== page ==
The signal processor 19 receives the pressure signals from the array 11 of sensors 15. A data acquisition unit 138 digitizes selected ones of the pressure signals P1(t) . . . PN(t) associated with the acoustic waves 122 propagating through the pipe 14. Similarly to the FFT logic 128 of FIG. 8, an FFT logic 140 calculates the Fourier transform of the selected digitized time-based input signals P1(t) . . . PN(t) and provides complex frequency domain (or frequency based) signals P1(ω),P2(ω),P3(ω), . . . PN(ω) indicative of the frequency content of the input signals.

A data accumulator 142 accumulates the frequency signals P1(ω) . . . PN(ω) over a sampling interval, and provides the data to an array processor 144, which performs a spatial-temporal (two-dimensional) transform of the sensor data, from the xt domain to the k-ω domain, and then calculates the power in the k-ω plane, as represented by a k-ω plot.

To calculate the power in the k-ω plane, as represented by a k-ω plot (see FIG. 12) of either the signals or the differenced signals, the array processor 144 determines the wavelength and so the (spatial) wavenumber k, and also the (temporal) frequency and so the angular frequency ω, of various of the spectral components of the stochastic parameter. There are numerous algorithms available in the public domain to perform the spatial/temporal decomposition of arrays of sensor units 15.

In the case of suitable acoustic waves 122 being present in both axial directions, the power in the k-ω plane shown in a k-ω plot of FIG. 12 so determined will exhibit a structure that is called an acoustic ridge 150, 152 in both the left and right planes of the plot, wherein one of the acoustic ridges 150 is indicative of the speed of sound traveling in one axial direction and the other acoustic ridge 152 being indicative of the speed of sound traveling in the other axial direction. The acoustic ridges represent the concentration of a stochastic parameter that propagates through the flow and is a mathematical manifestation of the relationship between the spatial variations and temporal variations described above. Such a plot will indicate a tendency for k-ω pairs to appear more or less along a line 150, 152 with some slope, the slope indicating the speed of sound.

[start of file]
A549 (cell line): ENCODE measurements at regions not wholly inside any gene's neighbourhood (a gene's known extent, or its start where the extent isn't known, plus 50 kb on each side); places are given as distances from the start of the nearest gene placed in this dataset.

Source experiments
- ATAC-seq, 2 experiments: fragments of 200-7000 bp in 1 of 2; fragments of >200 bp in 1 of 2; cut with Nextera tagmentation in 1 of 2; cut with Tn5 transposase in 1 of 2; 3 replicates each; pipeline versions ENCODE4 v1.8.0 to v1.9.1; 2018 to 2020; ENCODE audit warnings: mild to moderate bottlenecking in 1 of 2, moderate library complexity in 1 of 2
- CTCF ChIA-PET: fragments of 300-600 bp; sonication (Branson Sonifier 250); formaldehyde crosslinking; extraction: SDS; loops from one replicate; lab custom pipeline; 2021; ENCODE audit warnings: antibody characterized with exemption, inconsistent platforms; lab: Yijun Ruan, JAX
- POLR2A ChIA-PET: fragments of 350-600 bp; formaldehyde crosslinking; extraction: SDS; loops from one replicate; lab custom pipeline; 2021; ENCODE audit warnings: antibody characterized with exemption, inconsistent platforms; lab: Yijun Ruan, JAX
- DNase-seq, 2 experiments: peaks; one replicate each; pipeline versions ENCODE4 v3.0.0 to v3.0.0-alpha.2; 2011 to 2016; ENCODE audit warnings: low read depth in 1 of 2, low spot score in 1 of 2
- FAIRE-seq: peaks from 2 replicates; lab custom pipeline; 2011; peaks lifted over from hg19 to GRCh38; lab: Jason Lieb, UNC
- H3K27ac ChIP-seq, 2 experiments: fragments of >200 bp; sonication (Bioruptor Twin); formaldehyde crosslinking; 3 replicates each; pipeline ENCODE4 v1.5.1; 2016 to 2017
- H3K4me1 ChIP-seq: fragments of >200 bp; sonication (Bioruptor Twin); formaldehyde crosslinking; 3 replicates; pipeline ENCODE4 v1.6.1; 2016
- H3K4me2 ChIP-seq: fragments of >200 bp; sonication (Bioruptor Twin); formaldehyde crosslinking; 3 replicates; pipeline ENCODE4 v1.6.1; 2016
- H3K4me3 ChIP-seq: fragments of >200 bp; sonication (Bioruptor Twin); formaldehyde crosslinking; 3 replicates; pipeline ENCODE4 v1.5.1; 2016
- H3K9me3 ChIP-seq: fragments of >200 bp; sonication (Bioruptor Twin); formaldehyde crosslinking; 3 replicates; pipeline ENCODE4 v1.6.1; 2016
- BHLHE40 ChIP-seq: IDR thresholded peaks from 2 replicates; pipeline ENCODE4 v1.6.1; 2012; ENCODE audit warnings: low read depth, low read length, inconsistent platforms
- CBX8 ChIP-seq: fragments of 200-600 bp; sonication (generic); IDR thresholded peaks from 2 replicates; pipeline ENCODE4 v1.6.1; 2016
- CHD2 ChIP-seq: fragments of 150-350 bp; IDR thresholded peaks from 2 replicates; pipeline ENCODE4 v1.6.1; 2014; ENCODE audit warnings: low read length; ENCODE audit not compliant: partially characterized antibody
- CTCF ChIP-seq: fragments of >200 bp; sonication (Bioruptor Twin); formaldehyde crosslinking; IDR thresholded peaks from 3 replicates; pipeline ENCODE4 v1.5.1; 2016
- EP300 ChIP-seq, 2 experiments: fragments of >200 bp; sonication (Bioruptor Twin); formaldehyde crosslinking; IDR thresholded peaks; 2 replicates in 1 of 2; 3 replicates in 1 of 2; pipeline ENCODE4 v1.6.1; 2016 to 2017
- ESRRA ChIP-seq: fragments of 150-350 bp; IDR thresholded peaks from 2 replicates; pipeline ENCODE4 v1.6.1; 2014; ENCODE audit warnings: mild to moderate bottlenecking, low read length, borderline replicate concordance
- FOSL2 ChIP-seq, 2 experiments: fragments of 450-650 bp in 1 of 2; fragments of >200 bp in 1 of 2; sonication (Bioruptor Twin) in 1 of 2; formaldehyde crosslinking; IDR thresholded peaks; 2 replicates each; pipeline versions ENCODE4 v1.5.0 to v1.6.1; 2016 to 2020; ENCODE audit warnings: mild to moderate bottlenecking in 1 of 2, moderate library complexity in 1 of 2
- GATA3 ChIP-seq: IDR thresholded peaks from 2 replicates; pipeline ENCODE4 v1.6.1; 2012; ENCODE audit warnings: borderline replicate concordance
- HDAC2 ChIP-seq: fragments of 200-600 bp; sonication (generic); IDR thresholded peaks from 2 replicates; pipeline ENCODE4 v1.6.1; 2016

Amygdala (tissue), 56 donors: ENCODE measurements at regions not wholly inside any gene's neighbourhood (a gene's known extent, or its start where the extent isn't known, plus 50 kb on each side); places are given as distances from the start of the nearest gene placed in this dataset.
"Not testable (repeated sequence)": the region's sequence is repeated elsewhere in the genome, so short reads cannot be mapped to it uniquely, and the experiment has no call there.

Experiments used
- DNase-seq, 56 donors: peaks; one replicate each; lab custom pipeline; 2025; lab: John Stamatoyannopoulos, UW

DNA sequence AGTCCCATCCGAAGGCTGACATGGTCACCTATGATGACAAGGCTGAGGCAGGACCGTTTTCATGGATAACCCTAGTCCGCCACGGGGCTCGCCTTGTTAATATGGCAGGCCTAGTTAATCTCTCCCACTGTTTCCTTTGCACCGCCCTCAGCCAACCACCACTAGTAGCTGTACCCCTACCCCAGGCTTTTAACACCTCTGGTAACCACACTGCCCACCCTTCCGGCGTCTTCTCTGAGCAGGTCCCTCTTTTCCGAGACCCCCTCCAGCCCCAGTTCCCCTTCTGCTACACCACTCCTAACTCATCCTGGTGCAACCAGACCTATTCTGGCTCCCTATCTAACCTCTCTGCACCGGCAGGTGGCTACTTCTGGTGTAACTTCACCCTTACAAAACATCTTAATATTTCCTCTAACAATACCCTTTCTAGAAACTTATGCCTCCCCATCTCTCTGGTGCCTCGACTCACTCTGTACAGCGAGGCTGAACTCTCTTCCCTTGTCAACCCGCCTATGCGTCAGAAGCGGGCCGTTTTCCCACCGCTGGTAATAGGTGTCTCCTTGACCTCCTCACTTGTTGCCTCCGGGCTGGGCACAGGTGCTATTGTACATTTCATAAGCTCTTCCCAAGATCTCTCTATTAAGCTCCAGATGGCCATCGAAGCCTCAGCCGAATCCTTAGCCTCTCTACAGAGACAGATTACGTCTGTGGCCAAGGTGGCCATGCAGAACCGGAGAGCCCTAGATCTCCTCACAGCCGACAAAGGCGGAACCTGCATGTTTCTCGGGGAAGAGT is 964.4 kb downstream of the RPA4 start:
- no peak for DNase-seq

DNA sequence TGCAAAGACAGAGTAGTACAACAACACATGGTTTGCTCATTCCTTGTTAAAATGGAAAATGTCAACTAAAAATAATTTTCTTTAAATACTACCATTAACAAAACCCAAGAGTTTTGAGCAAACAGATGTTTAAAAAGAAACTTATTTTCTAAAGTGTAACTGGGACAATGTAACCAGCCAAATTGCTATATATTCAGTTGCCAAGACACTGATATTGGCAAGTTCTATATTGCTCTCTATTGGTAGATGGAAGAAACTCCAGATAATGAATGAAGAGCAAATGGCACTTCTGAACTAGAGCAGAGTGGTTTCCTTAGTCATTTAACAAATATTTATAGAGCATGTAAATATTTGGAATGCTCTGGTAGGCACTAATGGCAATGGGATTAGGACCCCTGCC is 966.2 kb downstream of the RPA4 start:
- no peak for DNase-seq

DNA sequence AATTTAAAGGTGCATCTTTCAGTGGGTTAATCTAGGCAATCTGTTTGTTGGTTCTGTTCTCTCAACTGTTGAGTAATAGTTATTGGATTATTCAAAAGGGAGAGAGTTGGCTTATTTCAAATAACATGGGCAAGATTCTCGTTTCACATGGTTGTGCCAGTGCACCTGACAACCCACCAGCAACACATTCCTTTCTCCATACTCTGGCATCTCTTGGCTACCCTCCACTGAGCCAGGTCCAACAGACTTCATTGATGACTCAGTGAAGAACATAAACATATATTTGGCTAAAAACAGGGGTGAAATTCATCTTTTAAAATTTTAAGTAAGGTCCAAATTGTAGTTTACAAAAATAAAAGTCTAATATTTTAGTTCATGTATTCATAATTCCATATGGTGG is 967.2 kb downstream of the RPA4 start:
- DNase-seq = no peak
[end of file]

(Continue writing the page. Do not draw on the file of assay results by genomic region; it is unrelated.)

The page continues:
The power in the k-ω plane so determined is then provided to an acoustic ridge identifier 146, which uses one or another feature extraction method to determine the location and orientation (slope) of any acoustic ridge present in the left and right k-ω plane. The velocity may be determined by using the slope of one of the two acoustic ridges 150, 152 or averaging the slopes of the acoustic ridges 150, 152.

Finally, information including the acoustic ridge orientation (slope) is used by an analyzer 148 to determine the flow parameters relating to measured speed of sound, such as the consistency or composition of the flow, the density of the flow, the average size of particles in the flow, the air/mass ratio of the flow, gas volume fraction of the flow, the speed of sound propagating through the flow, and/or the percentage of entrained air within the flow.

Similar to the array processor 132 of FIG. 8, the array processor 144 uses standard so-called beam forming, array processing, or adaptive array-processing algorithms, i.e. algorithms for processing the sensor signals using various delays and weighting to create suitable phase relationships between the signals provided by the different sensors, thereby creating phased antenna array functionality. In other words, the beam forming or array processing algorithms transform the time domain signals from the sensor array into their spatial and temporal frequency components, i.e. into a set of wave numbers given by k=2π/λ where λ is the wavelength of a spectral component, and corresponding angular frequencies given by ω=2πν.

One such technique of determining the speed of sound propagating through the process flow 13 is using array processing techniques to define an acoustic ridge in the k-ω plane as shown in FIG. 12. The slope of the acoustic ridge is indicative of the speed of sound propagating through the process flow 13. The speed of sound (SOS) is determined by applying sonar arraying processing techniques to determine the speed at which the one dimensional acoustic waves propagate past the axial array of unsteady pressure measurements distributed along the pipe 14.

The flow logic 36 of the present embodiment measures the speed of sound (SOS) of one-dimensional sound waves propagating through the process flow 13 to determine the gas volume fraction of the process flow 13. It is known that sound propagates through various mediums at various speeds in such fields as SONAR and RADAR fields. The speed of sound propagating through the pipe 14 and process flow 13 may be determined using a number of known techniques, such as those set forth in U.S. patent application Ser. No. 09/344,094, filed Jun. 25, 1999, now U.S. Pat. No. 6,354,147; U.S. patent application Ser. No. 10/795,111, filed Mar. 4, 2004; U.S. patent application Ser. No. 09/997,221, filed Nov. 28, 2001, now U.S. Pat No. 6,587,798; U.S. patent application Ser. No. 10/007,749, filed Nov. 7, 2001, and U.S. patent application Ser. No. 10/762,410, filed Jan. 21, 2004, each of which are incorporated herein by reference.